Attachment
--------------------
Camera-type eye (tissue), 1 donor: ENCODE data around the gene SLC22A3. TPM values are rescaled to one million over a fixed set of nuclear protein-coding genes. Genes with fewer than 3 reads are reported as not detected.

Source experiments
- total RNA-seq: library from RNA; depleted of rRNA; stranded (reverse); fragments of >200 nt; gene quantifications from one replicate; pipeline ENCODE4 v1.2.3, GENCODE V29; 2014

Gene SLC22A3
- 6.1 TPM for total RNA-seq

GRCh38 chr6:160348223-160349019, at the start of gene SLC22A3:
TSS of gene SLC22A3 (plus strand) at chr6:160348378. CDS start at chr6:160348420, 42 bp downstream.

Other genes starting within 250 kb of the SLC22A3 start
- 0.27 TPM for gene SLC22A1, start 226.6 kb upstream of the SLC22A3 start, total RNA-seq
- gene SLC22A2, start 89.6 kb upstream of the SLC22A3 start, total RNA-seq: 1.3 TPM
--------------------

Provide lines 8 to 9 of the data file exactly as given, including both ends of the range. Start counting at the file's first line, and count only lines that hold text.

Other genes starting within 250 kb of the SLC22A3 start
- 0.27 TPM for gene SLC22A1, start 226.6 kb upstream of the SLC22A3 start, total RNA-seq